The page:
'charcuterie' on Serious Eats

Cured Meats Rule at Cask and Larder in Winter Park, Florida

The DIY charcuterie movement has finally reached country-wide levels of pervasiveness, which is a good and a bad thing. In the wrong hands, house-made charcuterie is a step down from store-bought options (the number of times I've had improperly emulsified sausages or poorly cured hams far exceeds the number of excellent ones I've had), and potential dangerous. In the right hands, the interplay of meat, salt, and time can be a truly revelatory eating experience. Chef de Cuisine Dennis Bernard of Cask and Larder in Winter Park, Florida, has the right hands, along with the brains and humility to know when to use them. More

The Food Lab: How To Make a Foie Gras Torchon (Secret Technique Inside!)

A perfect foie torchon melts on the tongue like the creamiest butter, but with a distinct cured sweetness that forms the perfect balance for a perfumed wine. It's simple to serve—just slice it, put it on a piece of toast, add a bit of dried fruit or preserves, and go—and let's face it, it'll impress your guests. It's the ultimate in hors d'oeuvres, using not just one of the finest ingredients money can buy, but also showcasing your kitchen skills. More

First Look: Salty Sow in Austin, Texas

The meat-centric restaurant Salty Sow recently opened up on Austin's east side. This latest nose-to-tail venture is powered by the owners of Eddie V's and Hopdoddy (the steakhouse and mini burger chain, respectively). It's no surprise that this menu is dominated by animal-driven dishes. Check out the charcuterie plate, bone marrow, and more. More

Pork and Liver Pâté

Making this pâté at home, it was a struggle to wait until it had cooled with all those heady, meaty aromas and the lovely layer of bacon on top. Slicing into it, the texture was rustically grainy with an over-the-top porky flavor. It's fatty enough to easily spread on toast. Juniper and brandy come through in a big herbal way. Sliced thin and served alongside crusty bread with a bit of mustard and cornichons (and of course, a glass of wine) this pâté is probably the most authentically French dish to come out of my kitchen. More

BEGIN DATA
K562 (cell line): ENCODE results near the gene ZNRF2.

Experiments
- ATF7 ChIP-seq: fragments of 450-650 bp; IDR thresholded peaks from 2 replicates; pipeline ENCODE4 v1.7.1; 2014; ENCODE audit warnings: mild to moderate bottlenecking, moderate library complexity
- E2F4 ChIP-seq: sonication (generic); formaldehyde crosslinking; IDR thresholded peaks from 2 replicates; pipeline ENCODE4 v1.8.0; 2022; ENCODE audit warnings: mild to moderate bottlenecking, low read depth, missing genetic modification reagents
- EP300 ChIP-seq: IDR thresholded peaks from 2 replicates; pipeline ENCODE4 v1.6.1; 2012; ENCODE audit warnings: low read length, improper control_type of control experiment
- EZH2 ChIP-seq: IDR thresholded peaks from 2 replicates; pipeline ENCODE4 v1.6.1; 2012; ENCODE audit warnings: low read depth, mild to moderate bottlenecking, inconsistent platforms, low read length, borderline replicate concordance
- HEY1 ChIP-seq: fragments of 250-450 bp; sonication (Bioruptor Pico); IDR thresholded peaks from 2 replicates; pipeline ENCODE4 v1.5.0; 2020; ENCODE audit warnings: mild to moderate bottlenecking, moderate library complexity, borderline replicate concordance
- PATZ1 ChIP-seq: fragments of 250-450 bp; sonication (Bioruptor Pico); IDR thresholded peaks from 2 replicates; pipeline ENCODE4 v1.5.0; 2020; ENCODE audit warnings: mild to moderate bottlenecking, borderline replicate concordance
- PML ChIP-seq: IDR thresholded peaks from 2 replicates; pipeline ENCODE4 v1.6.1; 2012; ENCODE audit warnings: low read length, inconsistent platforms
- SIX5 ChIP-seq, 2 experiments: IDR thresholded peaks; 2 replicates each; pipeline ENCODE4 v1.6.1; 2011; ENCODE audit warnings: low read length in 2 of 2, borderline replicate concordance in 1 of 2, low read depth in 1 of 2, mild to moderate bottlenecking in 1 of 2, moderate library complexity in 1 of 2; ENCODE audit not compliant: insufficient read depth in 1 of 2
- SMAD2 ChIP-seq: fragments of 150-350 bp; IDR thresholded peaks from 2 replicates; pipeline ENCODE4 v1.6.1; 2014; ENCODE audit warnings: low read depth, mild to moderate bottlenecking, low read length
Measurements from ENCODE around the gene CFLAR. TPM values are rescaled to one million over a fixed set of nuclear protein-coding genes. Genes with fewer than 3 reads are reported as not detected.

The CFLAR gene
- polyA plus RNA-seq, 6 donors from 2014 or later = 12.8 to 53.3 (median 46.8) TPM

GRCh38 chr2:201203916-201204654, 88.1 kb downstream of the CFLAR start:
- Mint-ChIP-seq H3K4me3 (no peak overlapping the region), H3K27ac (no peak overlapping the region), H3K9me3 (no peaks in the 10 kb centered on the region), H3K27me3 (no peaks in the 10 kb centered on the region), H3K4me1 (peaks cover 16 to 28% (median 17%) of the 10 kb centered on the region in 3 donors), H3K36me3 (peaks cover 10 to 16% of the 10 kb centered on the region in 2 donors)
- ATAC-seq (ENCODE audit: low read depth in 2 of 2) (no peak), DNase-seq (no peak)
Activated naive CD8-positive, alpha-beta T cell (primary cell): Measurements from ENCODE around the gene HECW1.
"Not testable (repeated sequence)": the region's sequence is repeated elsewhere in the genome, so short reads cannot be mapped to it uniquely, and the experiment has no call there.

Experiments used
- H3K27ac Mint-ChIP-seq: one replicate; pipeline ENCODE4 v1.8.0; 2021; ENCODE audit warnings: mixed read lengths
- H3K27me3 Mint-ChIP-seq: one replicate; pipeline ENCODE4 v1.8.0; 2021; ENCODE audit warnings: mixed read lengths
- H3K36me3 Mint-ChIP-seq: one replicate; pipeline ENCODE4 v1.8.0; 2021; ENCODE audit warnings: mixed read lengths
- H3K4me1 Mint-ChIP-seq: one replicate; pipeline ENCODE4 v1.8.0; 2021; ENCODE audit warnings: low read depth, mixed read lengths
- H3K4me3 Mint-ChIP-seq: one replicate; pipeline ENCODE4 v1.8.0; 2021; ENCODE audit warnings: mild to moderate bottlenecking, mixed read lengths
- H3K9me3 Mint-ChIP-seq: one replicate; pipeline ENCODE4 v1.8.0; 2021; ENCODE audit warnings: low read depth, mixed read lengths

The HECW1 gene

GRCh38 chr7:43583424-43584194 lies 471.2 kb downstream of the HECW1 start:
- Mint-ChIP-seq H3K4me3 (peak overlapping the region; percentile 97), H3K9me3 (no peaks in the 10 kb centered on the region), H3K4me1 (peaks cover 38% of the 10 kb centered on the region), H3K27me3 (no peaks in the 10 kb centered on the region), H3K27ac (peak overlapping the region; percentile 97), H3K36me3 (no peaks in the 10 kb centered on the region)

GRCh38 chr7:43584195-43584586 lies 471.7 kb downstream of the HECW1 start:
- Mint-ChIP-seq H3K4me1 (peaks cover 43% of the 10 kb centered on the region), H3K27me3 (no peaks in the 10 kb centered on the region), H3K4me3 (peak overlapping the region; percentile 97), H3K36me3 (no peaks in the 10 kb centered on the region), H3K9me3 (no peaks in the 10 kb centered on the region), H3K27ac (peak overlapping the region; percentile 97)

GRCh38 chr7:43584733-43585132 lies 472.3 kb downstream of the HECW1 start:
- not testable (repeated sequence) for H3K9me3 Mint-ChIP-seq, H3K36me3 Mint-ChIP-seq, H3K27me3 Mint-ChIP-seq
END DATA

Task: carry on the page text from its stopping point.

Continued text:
Apps Only: Tree

Editor's note: In "Apps Only," Ben Fishner will be eating his way through New York's appetizer, bar, and lounge menus as your guide to fine dining on a budget. He blogs at Ben Cooks Everything. Tree's charcuterie plate. [Photos:... More

A Look at Olympic Provisions, Oregon's First USDA-Approved Salumeria

The door separating the Olympic Provisions restaurant-deli from the chamber in the back says it all: MEAT DEPT. (In all caps, if you didn't catch that.) The meat-curing facility is Oregon's first USDA-approved salumeria, which means salumist Elias Cairo makes charcuterie with a USDA inspector watching him for a whole 40 hours a week—sticking flashlights into the grinders and swab-testing the walls, spices, and floors, to ensure a health code-happy process. More

Cook the Book: Pork Shoulder Rillettes

The chapter devoted to all things porcine in My New Orleans by John Besh is called Boucherie, and has several delicious-sounding pork-based charcuterie projects including these Pork Shoulder Rillettes. This version slow cooks pork butt with chicken stock, lard, wine, and a few other aromatics until it's tender enough to shred into a million tasty little pieces. More

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